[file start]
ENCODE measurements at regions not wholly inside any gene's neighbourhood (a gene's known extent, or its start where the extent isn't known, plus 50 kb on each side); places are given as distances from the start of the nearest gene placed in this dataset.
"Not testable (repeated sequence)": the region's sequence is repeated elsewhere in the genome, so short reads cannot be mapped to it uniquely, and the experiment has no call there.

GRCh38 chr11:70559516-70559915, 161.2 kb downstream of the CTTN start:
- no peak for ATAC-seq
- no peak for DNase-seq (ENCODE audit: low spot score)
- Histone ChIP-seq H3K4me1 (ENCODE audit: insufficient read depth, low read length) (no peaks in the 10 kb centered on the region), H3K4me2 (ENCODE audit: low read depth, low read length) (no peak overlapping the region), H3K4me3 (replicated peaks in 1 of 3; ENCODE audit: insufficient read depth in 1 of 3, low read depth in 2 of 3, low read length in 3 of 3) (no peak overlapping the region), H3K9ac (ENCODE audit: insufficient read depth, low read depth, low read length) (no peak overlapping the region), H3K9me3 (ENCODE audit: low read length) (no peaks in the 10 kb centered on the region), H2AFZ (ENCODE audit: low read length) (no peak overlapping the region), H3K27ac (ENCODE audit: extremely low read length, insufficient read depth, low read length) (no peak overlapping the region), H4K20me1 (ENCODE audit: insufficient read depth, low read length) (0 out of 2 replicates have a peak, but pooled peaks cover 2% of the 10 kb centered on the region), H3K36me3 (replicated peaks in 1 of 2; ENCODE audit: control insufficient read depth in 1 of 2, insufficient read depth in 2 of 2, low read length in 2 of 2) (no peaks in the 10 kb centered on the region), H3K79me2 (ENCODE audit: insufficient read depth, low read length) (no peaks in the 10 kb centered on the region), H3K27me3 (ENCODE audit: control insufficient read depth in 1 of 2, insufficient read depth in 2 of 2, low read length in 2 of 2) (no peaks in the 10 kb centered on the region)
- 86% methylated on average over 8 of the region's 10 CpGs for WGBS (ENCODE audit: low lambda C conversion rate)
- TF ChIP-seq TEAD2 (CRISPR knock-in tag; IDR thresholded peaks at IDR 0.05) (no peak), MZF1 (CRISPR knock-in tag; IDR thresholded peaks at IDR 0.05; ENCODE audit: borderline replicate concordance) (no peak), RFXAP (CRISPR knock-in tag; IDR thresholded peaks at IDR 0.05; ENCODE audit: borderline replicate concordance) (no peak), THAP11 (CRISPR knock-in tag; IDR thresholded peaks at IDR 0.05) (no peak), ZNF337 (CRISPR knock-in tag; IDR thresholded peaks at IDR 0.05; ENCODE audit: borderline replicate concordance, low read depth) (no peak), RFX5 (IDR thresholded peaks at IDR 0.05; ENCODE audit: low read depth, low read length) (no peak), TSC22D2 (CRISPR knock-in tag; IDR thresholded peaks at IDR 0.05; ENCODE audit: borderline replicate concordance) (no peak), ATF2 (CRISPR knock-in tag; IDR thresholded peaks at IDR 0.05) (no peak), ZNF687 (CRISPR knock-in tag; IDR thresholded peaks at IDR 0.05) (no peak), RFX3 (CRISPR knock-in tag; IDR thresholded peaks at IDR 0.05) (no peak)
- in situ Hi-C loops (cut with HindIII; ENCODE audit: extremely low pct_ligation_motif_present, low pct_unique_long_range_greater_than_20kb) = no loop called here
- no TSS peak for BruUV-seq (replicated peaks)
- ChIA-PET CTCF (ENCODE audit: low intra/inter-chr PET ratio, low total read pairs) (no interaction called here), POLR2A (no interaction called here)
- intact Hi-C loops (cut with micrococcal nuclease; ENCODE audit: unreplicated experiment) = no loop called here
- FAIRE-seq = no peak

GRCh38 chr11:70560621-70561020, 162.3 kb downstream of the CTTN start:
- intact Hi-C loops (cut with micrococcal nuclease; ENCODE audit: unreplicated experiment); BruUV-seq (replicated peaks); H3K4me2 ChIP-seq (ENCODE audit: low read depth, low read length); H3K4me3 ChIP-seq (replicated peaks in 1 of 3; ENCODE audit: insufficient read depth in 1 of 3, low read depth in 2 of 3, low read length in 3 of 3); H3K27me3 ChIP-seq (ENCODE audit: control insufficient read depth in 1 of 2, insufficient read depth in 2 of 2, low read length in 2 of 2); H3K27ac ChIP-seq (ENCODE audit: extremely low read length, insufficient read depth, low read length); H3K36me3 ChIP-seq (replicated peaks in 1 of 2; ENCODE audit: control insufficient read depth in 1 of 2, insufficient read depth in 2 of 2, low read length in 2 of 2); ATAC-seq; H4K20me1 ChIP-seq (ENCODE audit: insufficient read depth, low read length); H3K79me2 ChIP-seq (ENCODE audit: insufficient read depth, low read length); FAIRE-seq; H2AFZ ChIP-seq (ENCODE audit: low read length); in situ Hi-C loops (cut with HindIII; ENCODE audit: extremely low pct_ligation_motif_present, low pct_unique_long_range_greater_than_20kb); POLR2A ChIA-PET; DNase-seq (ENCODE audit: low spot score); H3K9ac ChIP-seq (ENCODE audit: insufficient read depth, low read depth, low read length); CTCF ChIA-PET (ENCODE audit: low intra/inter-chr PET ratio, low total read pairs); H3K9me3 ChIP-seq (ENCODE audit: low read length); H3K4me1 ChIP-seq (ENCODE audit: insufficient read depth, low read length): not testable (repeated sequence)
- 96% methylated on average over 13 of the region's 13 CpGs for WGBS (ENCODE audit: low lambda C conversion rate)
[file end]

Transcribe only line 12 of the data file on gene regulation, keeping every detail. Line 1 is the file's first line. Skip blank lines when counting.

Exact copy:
- intact Hi-C loops (cut with micrococcal nuclease; ENCODE audit: unreplicated experiment) = no loop called here